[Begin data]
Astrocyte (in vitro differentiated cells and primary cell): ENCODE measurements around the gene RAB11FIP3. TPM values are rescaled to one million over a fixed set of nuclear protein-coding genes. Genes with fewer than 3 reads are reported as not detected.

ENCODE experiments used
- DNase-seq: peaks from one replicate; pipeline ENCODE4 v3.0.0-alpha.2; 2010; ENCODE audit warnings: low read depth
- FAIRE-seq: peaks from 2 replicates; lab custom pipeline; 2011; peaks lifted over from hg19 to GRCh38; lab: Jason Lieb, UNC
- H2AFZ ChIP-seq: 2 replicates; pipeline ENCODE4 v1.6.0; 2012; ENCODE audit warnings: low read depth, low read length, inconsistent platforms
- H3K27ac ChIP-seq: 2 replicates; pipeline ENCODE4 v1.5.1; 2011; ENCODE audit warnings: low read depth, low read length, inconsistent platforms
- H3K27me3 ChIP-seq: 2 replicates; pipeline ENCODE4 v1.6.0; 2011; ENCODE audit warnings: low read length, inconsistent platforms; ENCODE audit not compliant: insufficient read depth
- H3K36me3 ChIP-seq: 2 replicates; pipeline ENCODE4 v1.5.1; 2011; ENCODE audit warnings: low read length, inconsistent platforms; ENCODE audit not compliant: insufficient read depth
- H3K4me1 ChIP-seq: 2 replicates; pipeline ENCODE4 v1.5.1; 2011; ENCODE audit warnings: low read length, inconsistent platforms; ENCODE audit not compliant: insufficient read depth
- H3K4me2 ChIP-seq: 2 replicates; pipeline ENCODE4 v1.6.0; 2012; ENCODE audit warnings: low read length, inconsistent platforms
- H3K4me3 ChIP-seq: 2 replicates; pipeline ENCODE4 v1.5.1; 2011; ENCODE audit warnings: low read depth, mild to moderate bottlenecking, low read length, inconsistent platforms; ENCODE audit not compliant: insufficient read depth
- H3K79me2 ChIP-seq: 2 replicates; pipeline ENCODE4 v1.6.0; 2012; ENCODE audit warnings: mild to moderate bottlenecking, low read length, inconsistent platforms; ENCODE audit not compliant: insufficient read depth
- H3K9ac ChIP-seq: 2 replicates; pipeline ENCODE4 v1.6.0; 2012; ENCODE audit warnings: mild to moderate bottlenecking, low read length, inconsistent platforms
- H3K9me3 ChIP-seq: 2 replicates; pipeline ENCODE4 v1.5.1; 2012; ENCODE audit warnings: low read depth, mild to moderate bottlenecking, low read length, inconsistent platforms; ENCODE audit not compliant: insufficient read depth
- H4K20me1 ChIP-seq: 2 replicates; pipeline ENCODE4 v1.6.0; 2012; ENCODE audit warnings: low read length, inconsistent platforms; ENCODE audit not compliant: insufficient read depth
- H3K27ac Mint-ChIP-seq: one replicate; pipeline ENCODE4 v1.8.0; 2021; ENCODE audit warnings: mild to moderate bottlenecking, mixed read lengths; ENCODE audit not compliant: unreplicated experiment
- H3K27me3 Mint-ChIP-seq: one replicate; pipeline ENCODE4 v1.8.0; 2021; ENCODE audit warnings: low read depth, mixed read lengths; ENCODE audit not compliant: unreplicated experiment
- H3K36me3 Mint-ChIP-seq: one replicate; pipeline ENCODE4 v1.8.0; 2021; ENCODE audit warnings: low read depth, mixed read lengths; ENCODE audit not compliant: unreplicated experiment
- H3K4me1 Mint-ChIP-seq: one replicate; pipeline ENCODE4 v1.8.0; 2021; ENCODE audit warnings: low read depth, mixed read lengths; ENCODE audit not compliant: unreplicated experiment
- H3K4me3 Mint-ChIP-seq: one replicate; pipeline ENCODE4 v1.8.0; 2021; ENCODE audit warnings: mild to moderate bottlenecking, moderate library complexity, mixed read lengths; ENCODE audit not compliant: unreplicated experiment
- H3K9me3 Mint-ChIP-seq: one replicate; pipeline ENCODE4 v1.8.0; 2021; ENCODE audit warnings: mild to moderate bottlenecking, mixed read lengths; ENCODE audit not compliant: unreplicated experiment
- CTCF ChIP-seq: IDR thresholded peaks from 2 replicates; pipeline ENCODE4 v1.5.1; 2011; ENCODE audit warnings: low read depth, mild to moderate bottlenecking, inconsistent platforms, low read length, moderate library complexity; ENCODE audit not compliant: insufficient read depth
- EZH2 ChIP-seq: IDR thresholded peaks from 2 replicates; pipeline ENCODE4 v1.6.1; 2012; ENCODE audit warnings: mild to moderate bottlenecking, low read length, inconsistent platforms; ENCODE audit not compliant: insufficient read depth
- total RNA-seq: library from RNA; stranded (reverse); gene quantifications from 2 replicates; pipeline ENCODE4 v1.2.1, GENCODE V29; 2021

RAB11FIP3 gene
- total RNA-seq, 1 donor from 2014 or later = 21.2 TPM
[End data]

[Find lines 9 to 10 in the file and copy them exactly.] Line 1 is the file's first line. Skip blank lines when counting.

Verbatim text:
- H3K4me1 ChIP-seq: 2 replicates; pipeline ENCODE4 v1.5.1; 2011; ENCODE audit warnings: low read length, inconsistent platforms; ENCODE audit not compliant: insufficient read depth
- H3K4me2 ChIP-seq: 2 replicates; pipeline ENCODE4 v1.6.0; 2012; ENCODE audit warnings: low read length, inconsistent platforms